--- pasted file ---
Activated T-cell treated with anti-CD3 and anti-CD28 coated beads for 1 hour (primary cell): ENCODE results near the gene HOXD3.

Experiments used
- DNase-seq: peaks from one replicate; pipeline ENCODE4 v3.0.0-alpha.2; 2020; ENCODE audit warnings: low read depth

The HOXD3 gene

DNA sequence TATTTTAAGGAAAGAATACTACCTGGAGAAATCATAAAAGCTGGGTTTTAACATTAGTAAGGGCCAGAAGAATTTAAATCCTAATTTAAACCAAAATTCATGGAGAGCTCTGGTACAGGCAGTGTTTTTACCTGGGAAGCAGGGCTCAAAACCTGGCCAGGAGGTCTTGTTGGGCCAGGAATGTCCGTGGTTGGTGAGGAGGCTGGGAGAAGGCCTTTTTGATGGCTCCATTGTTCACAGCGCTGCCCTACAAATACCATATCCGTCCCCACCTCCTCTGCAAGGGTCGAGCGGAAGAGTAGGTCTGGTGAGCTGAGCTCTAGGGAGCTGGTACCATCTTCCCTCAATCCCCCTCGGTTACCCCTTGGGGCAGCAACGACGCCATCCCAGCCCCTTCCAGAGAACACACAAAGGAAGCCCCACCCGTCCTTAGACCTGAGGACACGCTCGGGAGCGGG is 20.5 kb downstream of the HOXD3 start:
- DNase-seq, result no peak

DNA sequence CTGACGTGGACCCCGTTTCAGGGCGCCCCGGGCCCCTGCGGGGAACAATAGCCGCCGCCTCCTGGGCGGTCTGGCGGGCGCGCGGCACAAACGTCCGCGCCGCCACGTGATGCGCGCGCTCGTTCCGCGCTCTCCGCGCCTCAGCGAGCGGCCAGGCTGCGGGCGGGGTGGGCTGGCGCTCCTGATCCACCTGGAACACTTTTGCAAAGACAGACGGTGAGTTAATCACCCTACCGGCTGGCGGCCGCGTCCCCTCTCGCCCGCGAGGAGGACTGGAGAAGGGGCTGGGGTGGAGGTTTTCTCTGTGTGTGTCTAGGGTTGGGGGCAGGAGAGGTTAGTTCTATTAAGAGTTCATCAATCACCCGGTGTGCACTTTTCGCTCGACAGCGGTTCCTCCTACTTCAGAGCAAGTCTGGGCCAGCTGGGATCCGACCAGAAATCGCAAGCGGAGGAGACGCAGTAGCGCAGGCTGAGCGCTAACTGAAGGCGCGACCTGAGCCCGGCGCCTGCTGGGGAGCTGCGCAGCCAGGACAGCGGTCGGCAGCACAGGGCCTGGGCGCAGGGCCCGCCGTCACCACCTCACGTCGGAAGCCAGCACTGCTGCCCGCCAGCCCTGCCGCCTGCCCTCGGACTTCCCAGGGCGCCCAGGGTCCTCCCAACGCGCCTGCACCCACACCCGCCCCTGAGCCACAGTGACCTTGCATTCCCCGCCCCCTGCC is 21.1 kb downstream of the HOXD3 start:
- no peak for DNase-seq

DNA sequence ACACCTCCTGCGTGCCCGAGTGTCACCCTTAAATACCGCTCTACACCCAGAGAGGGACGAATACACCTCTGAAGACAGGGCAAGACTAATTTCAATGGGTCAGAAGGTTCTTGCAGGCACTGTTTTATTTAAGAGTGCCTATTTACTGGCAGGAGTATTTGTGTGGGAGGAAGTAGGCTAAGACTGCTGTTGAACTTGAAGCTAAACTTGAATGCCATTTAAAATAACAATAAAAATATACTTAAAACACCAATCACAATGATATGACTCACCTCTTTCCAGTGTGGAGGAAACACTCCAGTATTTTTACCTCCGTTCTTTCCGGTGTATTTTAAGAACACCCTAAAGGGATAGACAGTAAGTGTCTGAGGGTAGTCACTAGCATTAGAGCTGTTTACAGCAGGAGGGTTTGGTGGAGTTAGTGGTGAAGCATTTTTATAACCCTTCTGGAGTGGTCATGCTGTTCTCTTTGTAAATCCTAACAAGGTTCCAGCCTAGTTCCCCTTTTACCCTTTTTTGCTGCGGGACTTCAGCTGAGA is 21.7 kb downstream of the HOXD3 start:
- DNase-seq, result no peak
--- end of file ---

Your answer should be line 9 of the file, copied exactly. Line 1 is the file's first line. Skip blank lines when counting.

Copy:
DNA sequence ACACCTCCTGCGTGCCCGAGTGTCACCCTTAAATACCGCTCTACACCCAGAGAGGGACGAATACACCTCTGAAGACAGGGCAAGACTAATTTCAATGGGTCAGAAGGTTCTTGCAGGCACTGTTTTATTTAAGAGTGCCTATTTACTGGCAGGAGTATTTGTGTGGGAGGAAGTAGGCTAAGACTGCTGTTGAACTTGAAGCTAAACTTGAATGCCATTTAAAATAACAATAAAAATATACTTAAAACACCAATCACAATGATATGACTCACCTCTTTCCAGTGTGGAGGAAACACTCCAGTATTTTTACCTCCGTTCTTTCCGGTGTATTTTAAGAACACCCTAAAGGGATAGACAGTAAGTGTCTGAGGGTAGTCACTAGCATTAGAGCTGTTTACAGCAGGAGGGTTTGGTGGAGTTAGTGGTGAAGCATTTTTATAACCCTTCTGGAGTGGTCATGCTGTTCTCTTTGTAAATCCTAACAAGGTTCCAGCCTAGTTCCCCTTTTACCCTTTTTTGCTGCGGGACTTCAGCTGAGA is 21.7 kb downstream of the HOXD3 start: